Last September, John Warner published an article in Inside Higher Ed titled “Apparently, Geniuses Don’t Work in the South” questioning why so many MacArthur grantees hail from New York and California–the linchpins of American intellectualisms–and so few from the American South. According to Warner, only three, THREE, MacArthur Genius grantees in the past four years are currently working in the south–largely from Atlanta and the University of North Carolina – Chapel Hill, hardly The South by some accounts. As a Southerner pursuing a graduate education at one of those “prestigious” universities in the Northeast, I am constantly confronted with this reality. It is not only that there are few to none MacArthur Geniuses who live and work in the South, what i would call “the southern question” is much bigger than that. Earlier this week, Slate ran an article about the North Carolina State Legislature’s assault on public school teachers, and I see Warner’s inquiry about the geographic distribution of MacArthur grants, and the current plight of public education in North Carolina as part-and-parcel of the same bigger issue. In his article, Warner speaks for his southern peers and colleagues–expressing their frustration “that the cultural movers and shakers don’t even care to know what’s going on here.” As an aspiring academic/intellectual who was born-and-bred in the suburbs of the American South, I would argue that the educational and cultural milieu do little, if anything at all, to foster an environment which might breed the next generation of great American thinkers. While the most prestigious public and private schools in New York and Boston are preparing their students to be politicians and thinkers, students in the American South are being inculcated in the spirit of football and corporate leadership. Indeed, this is an exaggeration. Many of my Southern peers are incredibly bright and ambitious, but as a rule I would argue that most of us feel compelled to leave the South to pursue politics, scholarships, and other “big world” ambitions. Arguably, Duke, Emory, and Vanderbilt are world-class institutions for medicine, law, and academic scholarship. But here, the question is not only whether or not academics working in the South are being considered for prestigious, nation-wide grants and scholarships, but also whether or not the South is growing its own class of world-class thinkers and doers. There’s also the question of being proud of where you come from. Regardless of how critical or uncritical I am of the community in which I was raised, people in intellectual communities simply don’t take the South, as a legitimate site for the production of knowledge and practice, seriously. Nearly every time I have told someone at Bard and Brown that I am from the South, they invariably make a face and go on to ask me how I feel about such a backward and parochial face. It’s almost as if there is no option other than to be ashamed of where we come from.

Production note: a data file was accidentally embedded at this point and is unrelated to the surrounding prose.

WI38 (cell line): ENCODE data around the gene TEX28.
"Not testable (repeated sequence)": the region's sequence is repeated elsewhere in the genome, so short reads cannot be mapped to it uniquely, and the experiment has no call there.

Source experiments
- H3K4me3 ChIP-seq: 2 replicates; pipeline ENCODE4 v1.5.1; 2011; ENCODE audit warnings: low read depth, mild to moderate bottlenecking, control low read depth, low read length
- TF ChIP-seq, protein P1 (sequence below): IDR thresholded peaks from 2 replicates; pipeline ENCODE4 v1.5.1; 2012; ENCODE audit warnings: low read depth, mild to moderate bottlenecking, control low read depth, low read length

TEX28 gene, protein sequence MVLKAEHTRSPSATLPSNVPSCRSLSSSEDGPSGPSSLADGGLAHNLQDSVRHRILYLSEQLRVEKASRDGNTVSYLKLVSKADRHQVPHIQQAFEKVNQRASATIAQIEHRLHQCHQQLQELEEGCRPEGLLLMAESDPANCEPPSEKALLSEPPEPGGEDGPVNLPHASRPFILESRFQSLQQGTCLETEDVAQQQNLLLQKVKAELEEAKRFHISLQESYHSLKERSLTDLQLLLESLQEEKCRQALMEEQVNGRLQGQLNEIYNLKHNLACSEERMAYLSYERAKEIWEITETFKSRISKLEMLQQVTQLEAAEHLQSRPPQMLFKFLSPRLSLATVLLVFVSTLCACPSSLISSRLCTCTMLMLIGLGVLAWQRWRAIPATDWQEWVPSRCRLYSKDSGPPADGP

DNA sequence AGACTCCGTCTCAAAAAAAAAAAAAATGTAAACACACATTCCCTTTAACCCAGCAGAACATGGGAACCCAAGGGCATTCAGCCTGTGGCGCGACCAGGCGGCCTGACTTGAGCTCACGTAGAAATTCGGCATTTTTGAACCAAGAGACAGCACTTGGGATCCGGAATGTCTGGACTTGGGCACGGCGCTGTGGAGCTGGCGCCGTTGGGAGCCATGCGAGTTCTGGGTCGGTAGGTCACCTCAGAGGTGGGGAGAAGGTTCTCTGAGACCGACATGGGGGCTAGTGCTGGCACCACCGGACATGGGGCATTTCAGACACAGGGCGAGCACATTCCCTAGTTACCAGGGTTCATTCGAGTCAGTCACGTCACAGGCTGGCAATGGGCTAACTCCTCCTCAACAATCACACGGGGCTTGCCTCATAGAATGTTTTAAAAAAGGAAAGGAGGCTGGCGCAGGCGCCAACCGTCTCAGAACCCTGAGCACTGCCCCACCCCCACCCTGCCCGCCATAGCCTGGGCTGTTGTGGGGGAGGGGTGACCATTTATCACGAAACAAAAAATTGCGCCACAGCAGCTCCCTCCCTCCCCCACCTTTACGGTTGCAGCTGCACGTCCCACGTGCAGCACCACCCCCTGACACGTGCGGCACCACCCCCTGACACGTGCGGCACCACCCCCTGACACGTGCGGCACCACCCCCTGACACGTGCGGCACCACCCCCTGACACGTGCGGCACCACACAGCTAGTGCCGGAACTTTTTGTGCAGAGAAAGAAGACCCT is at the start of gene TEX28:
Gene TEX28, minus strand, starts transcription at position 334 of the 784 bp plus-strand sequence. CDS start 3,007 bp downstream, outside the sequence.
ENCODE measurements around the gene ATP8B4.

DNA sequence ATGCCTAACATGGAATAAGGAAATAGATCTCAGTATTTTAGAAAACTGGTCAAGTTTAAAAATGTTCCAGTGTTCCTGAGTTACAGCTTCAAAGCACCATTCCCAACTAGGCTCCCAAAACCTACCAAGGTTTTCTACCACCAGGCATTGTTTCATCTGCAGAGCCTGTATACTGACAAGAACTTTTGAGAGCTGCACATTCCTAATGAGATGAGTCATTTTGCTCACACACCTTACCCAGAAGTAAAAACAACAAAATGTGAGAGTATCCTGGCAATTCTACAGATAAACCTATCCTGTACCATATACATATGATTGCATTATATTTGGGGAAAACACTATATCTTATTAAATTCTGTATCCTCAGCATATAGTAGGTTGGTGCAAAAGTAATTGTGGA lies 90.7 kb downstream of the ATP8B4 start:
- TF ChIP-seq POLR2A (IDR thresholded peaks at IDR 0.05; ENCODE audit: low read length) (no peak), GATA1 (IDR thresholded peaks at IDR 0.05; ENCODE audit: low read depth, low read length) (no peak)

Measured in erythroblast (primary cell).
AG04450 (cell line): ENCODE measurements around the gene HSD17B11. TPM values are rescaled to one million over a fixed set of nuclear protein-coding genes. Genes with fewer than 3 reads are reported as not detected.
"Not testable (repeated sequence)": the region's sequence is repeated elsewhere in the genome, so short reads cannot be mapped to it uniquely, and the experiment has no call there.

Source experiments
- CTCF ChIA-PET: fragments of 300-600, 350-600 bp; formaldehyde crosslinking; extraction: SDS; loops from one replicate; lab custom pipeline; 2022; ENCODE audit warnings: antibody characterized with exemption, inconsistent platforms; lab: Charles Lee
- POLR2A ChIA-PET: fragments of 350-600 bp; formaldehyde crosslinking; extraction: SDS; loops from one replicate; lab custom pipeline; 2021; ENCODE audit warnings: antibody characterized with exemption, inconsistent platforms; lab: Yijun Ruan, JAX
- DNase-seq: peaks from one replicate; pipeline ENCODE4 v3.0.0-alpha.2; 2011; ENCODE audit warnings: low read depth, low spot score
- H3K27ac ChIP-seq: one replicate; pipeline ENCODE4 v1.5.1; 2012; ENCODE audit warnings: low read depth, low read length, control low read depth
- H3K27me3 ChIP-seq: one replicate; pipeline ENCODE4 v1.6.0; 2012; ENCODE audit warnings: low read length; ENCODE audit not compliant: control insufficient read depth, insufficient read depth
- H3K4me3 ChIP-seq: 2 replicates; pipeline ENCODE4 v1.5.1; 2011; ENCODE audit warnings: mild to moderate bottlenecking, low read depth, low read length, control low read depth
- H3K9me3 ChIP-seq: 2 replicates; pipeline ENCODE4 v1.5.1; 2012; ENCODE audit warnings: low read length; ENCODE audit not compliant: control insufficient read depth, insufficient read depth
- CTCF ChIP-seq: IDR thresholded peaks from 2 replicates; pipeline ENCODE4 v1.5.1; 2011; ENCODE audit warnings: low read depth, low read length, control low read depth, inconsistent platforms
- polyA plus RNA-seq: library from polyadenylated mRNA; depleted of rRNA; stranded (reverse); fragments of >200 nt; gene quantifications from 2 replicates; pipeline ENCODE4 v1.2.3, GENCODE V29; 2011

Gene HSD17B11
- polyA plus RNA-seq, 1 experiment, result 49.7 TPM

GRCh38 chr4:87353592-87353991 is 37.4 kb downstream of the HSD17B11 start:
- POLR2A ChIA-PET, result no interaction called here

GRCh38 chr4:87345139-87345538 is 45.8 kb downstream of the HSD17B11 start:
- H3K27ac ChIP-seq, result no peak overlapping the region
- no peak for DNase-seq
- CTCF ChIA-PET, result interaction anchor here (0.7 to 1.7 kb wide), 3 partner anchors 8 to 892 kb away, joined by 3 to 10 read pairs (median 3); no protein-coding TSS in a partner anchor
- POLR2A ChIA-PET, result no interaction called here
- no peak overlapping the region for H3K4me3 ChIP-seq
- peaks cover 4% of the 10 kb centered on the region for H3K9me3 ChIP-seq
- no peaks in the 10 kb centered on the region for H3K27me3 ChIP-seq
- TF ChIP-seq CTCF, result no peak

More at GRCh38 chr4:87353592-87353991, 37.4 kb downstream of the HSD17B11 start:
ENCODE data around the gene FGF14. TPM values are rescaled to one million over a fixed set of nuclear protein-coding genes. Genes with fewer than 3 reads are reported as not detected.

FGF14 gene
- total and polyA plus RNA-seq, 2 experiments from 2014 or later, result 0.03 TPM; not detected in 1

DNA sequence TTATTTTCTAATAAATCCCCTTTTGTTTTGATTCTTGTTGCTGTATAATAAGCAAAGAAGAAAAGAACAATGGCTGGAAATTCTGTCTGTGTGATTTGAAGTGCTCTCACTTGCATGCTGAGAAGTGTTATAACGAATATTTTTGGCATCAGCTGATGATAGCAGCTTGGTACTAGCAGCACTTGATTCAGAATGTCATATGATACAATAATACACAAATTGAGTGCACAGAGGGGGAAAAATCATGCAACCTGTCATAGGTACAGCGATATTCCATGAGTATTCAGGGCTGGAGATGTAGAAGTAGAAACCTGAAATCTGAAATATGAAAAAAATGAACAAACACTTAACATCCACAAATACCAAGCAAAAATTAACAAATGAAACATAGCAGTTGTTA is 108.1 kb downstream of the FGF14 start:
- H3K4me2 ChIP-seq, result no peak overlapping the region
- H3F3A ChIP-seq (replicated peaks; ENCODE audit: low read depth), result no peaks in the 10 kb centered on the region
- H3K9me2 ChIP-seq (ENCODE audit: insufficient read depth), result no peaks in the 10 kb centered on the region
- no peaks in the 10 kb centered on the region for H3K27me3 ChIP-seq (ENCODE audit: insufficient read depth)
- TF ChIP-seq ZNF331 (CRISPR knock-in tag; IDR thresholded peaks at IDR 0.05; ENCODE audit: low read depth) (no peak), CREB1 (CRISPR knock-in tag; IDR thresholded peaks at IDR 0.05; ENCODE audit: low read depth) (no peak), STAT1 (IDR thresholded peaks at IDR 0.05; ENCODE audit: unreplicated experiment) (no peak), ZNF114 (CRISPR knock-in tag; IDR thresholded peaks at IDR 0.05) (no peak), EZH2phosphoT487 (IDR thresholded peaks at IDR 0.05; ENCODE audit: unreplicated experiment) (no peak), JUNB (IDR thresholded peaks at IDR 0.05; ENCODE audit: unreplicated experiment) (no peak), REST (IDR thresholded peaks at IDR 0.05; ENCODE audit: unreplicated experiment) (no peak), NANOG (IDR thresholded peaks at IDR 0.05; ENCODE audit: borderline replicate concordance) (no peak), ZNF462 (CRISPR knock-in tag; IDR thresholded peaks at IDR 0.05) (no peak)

Some will argue that the world-at-large is not the end-all-be-all of thinking and doing, that working minutely and locally is equally important. And i don’t disagree with that argument. There are SO MANY people here in Charlotte doing REALLY good work, and it should be acknowledged as being nothing less than meaningful and impressive. But on Monday, as I read that Slate article about the North Carolina legislature’s full-frontal attack on public education–and public everything, really–I was faced with a dilemma. I am one of those people who has left North Carolina, and keeps leaving. Not only did I leave for college, but I also left for graduate school with few prospects of returning for the long-haul. From my selfish perspective, there is nothing for me in North Carolina and the South. Of course there are this Duke, Emory, UNC-Chapel Hill, Vanderbilt, and a whole slew of other “world-class institutions,” but I can’t help but feel that there is a definitive lack of opportunity for me: an anthropologist studying culture and politics in contemporary South Asia. But the selfless part of me, the part that has a calling to serve–to contribute towards making the world a better place in whatever small and probably insignificant way that I can–I can’t help but feel troubled by the fact that I have so comfortably removed myself from the thinking and doing that goes on here, in my quest for “bigger and better things.” In the “local is global” movement that seems to be in fashion right now, the question is about working towards improving the here rather than the there, or about contributing to cities and communities right here in America rather than those far-off, exotic places across the world. Indeed, this is incredibly important. In our mid-twentieth century obsession–that really has carried over into the twenty-first century–with serving those places lesser-off than we are, the endemic problems that plague the American economic, education, and political systems have been largely ignored by the public at-large. The “local is global” movement in its various manifestations–at schools, in colleges, on farms–aims to address this lacuna in scholarship, and indeed goes a long way towards encouraging people to serve in their own communities. But what programs like Americorps City Year don’t do, is encourage people–at least not actively, publicly–to return to their own communities, especially not in the South. And this return is not only about serving. It is about settling here, and about committing to the economic, cultural, and importantly the intellectual life of a place that has far too long been dismissed as an intellectual and cultural abyss. I have no definitive answers about this, and I certainly can’t promise that I’ll return South when I become an assistant professor, or whatever else I become. But a lot people ask me how I like the South, and alternatively how I like New England. Often these questions have to do with my preferences about the climate, the bitter New England cold compared to the mild, spring-like winters of the South. But it would be naive to say that it doesn’t go father than that, that people aren’t also curious about how I feel about the fundamental differences that separate the South–and even the Midwest, and rural America at-large–from the “progressive,” urban, and intellectual centers of this country.